7.15      One of the key development achievements in Afghanistan during 2010–11 included boosting the capacity of the provincial government by providing literacy, numeracy and administrative training to its officials.[29] In April 2011, 38 interns graduated from an AusAID-funded training program in Uruzgan, which was designed to improve the capacity of the provincial government. Managed by the UNDP, the pilot program commenced in May 2010 and aimed to equip the local government with a cadre of young, qualified and professional public servants in response to the large number of government vacancies in the province. The interns were trained in basic-level public administration skills such as public financial management, computing, law, public service ethics and general administration. They also completed on-the-job training in provincial government departments.

7.16      AusAID noted that by June 2011, 16 interns were working in the provincial administration, 21 awaiting confirmation of government appointments, and one joined a non-government organisation in Uruzgan.[30] In March 2013, Mr Mark Tattersall, AusAID, informed the committee that 60 per cent of positions in the provincial administration were now filled representing a doubling of staff in around 2½ years.[31]

Infrastructure and land improvement

7.17      During 2010–11 Australia contributed to improving road infrastructure in Uruzgan, including building 5.5 kilometres of road which created over 50,000 labour days of short-term employment for local residents.[32] Also, according to AusAID, since 2009 more than 244,000 square metres of contaminated land in Uruzgan and over 638,000 square metres in Khost Province had been cleared with Australian support. Through the provincial and district governors in Tarin Kowt, Chora and Deh Rawud, two thousand tree saplings had been distributed among farmers, schools, clinics, parks and public offices.[33]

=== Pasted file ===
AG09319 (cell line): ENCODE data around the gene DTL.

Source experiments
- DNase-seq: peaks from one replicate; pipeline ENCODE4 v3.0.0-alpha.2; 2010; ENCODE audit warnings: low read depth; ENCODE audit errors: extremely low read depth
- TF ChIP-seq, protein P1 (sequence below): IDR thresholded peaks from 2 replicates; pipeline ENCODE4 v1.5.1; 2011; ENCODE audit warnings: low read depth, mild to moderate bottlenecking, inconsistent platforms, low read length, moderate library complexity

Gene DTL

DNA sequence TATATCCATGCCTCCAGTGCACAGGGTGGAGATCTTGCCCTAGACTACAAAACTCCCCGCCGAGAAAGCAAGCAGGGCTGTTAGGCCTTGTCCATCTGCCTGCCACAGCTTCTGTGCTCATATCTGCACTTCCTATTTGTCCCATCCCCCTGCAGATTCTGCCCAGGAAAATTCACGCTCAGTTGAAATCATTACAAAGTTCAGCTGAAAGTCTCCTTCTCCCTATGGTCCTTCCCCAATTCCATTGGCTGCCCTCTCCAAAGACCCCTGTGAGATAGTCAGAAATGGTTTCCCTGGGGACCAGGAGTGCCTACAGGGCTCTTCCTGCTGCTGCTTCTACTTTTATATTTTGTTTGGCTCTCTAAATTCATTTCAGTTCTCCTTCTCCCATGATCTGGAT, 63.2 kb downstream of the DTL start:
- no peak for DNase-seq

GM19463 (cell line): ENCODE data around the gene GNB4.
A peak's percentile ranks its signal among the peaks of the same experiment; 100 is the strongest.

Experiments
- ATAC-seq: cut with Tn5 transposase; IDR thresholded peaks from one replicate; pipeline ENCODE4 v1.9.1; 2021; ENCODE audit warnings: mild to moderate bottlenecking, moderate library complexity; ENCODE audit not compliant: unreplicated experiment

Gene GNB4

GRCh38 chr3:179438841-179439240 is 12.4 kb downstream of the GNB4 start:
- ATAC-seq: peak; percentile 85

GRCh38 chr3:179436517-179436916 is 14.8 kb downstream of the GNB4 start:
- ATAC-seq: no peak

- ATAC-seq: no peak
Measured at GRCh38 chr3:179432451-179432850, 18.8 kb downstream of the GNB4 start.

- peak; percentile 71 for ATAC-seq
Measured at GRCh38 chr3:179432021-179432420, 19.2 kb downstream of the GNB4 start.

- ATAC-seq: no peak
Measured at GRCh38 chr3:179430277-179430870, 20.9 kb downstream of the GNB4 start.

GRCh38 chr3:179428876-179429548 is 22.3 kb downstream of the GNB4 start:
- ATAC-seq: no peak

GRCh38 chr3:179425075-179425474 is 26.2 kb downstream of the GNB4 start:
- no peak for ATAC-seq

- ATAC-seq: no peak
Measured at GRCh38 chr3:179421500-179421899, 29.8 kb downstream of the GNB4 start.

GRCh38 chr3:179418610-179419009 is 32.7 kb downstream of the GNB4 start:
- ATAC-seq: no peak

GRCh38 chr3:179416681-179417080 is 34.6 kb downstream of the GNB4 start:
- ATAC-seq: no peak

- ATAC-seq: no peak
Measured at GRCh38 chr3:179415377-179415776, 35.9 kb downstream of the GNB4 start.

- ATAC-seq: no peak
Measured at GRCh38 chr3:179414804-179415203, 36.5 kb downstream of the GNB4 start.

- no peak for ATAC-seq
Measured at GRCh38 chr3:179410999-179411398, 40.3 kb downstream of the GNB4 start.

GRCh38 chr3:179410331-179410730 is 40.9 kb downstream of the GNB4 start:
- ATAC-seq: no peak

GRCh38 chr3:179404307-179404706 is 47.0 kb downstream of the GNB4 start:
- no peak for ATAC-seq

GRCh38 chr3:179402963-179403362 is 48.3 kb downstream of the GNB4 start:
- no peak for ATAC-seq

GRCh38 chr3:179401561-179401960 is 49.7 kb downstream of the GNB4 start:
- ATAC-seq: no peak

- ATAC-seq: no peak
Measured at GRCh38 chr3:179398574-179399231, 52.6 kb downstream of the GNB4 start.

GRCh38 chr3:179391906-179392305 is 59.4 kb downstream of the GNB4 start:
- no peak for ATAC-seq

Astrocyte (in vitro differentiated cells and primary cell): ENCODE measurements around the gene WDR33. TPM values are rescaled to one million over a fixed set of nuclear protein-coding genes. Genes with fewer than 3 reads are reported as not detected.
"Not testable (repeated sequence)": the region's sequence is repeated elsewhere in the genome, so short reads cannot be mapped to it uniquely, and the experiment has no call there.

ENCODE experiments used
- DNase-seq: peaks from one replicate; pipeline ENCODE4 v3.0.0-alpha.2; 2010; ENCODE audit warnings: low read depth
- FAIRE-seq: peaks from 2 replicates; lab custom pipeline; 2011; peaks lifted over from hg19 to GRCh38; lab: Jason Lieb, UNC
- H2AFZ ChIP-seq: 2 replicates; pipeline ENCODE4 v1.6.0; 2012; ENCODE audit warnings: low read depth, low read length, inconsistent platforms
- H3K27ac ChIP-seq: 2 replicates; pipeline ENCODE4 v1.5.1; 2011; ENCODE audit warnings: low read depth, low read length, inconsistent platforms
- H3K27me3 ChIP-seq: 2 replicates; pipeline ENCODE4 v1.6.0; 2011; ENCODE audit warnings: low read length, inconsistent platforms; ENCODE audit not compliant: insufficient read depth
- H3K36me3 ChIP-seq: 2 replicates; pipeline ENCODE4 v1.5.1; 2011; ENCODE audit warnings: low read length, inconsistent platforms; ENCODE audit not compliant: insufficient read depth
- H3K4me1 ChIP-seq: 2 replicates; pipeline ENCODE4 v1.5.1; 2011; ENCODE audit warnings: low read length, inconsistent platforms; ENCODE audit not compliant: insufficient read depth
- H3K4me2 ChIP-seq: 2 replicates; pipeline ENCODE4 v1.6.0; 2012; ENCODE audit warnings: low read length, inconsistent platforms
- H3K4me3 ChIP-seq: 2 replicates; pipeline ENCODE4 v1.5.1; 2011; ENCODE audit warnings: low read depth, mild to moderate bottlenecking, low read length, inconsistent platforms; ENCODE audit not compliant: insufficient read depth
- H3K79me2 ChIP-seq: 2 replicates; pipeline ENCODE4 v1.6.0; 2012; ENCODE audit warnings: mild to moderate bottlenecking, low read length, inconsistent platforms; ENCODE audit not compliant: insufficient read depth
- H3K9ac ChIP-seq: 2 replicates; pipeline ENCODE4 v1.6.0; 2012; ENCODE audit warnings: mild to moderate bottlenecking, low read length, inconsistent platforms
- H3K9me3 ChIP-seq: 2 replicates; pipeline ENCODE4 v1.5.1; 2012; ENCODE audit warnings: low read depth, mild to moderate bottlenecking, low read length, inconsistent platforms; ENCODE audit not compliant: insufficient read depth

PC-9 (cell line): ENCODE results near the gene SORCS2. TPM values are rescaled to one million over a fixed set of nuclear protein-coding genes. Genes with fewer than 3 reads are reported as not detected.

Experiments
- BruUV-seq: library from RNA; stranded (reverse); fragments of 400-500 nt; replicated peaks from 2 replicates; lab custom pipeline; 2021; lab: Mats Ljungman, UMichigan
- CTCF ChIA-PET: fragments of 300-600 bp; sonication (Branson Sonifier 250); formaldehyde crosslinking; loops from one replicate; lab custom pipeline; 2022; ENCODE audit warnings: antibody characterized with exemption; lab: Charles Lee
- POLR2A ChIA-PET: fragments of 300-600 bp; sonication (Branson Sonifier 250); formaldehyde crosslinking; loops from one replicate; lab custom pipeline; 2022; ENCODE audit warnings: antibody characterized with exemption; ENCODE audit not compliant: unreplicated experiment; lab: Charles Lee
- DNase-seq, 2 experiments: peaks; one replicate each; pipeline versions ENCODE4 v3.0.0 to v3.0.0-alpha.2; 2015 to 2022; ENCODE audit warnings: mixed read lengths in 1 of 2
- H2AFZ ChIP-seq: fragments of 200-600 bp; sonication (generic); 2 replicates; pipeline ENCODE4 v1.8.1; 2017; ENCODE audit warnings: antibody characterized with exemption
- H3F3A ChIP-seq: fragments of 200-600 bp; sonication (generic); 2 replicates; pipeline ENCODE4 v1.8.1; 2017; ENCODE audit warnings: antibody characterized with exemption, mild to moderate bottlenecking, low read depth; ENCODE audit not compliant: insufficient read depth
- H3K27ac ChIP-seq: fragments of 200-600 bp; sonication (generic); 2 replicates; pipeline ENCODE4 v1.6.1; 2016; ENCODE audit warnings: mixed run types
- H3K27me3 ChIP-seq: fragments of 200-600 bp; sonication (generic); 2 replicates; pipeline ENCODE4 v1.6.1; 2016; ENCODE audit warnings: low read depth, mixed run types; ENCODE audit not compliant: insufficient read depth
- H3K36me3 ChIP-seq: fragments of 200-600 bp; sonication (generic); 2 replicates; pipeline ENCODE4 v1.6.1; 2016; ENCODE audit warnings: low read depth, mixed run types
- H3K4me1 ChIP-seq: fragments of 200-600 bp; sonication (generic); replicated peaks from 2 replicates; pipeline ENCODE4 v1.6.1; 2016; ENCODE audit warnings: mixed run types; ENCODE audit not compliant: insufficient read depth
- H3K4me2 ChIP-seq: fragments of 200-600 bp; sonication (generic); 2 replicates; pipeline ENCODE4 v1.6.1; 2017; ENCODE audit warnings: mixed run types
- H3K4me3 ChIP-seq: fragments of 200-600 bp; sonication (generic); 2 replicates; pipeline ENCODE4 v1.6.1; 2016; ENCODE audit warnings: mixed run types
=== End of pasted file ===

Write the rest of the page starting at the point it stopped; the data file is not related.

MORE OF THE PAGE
Law and order

7.18      According to the AFP at the beginning of 2011, the primary objective of its mission in Afghanistan was to 'train, develop and mentor the ANP in Uruzgan Province'.[34] AFP officers were providing basic training and also courses to improve the skills of police supervisors.[35] The 28 officers working in Afghanistan were focused on developing the ANP so that its members could ultimately 'assume responsibility for national security'. Specifically, of the 28 officers, 21 were at Tarin Kowt involved in training and mentoring Afghan National Police.[36] In 2010, the former CDF, Air Chief Marshal Houston, informed the committee that the police training centre in Tarin Kowt had been set up inside the wire. He explained:

One of the biggest problems for the coalition in Afghanistan is finding sufficient people to do...the institutional training. Our people are doing a sterling job with the ab initio training and indeed some other training. They are also doing some higher level post-graduate training within the police training centre. Their whole task is giving these young Afghans the necessary skills and the ethos to do the job out in the province of Oruzgan.[37]

7.19      As at September 2012, the AFP had trained 2,194 ANP members in the Afghan Uniform Patrolman's Course and 38 Provincial Response Company members in evidence collection at the Provincial Training Centre in Tarin Kowt. The AFP had also trained 212 ANP members in investigation courses and 65 in surveillance courses at the Afghan Major Crimes Taskforce in Kabul. Thirty-nine ANP senior officers had completed leadership programs with AFP instruction at the Police Staff College in Kabul.[38] Sixty-one ANP members had undertaken literacy courses. Importantly, six ANP members completed a train-the-trainer course and have returned to the Provincial Training Centre to assume training roles themselves.[39]